Monday, 26 April 2010

Marathon Spirit

Many people think that marathons are not personally relevant. Sporty people engage in marathons; not for me. However, when taken into the realm of spirituality, the marathon theme can become very accessible.

The evening began in a familiar spot - the upstairs room at The Alibi pub in Hove. Inside, the projector screen displayed a loop of runners from the recent Brighton Marathon. Various bible passages were shown, beginning with 1 Corinthians 9 verse 24: "Don't you realize that in a race everyone runs, but only one person gets the prize? So run to win!" This message led us into a brief interview with two Brighton Marathon runners, Adam, and Catherine, concerning the question of "Why?" Why do people run marathons? What are the motivations? Various parallels were drawn between running a physical marathon and our spiritual journeys. Not only do we do it for ourselves and our own good, but sometimes we do it for others and their good, such as being sponsored by a charity.

The next question was "How?" 1 Corinthians 9 verses 25-27 addresses this: "Everyone who competes in the games goes into strict training. They do it to get a crown that will not last; but we do it to get a crown that will last forever. Therefore, I do not run like a man running aimlessly; I do not fight like a man beating the air. No, I beat my boday and make it my slave so that after I have preached to others, I myself will not be disqualified for the prize." Research into physical training suggests that we must 1. Set a goal, 2. Stay motivated, 3. Vary our training, 4. Have proper nutrition, 5. Practice, and 6. Rest. Similarly, these points can be applied to our spiritual lives, and a worksheet that considered this information was passed out to everyone as a personal reflection on his or her own "spiritual training".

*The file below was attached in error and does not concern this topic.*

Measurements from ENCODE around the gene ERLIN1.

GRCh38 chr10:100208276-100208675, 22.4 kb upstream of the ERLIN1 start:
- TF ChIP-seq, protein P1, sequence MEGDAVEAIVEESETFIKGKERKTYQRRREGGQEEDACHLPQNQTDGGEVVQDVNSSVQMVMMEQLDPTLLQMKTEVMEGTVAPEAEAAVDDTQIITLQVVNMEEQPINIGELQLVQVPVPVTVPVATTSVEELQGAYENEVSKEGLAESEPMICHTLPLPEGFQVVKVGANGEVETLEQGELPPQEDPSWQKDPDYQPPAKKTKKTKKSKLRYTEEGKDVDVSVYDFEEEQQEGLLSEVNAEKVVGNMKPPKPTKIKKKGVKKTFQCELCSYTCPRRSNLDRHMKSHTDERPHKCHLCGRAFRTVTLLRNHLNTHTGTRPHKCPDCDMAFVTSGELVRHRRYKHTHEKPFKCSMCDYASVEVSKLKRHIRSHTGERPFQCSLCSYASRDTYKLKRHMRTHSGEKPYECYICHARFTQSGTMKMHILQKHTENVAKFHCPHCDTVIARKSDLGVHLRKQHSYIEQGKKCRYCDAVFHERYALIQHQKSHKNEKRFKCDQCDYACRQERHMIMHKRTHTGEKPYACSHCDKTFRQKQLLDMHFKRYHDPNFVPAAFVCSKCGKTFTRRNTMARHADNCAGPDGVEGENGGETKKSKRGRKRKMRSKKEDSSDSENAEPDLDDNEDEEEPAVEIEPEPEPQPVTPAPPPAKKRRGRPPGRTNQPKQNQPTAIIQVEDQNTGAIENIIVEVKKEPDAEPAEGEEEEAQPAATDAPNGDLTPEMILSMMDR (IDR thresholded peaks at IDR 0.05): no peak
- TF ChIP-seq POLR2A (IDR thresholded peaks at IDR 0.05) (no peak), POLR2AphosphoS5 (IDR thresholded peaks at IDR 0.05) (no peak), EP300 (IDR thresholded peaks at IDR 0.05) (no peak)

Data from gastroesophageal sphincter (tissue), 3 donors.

A clip from the movie, "Run Fat Boy Run" was shown which addressed "the wall". Everyone will hit a wall at some point in their spiritual lives, and we briefly considered how to deal with this. A recap of Beyond's events from the beginning of the year was done including Vistas, Drought , Refreshment, and Easter Saturday. All events describing parts of our journey that lead us up to the wall.

We recognized that there is a large community aspect to journeys, physical or spiritual. We need supportive people around us to keep us going. Hebrews 12 verses 1-5: "Therefore, since we are surrounded by such a great cloud of witnesses, let us throw off everything that hinders and the sin that so easily entangles, and let us run with perseverance the race marked out for us. Let us fix our eyes on Jesus, the author and perfecter of our fath, who for the joy set before him endured the cross, scorning its shame, and sat down at the right hand of the throne of God. consider him who endured such opposition from sinful men, so that you will not grow weary and lose heart." With the support of others, we are kept going, and can make it through the difficult times more easily.

If you would like to donate to the charities of those runners who ran in the Brighton Marathon who are a part of the Beyond community, the information is below:

Adam Webb
Queen Alexandra Hospital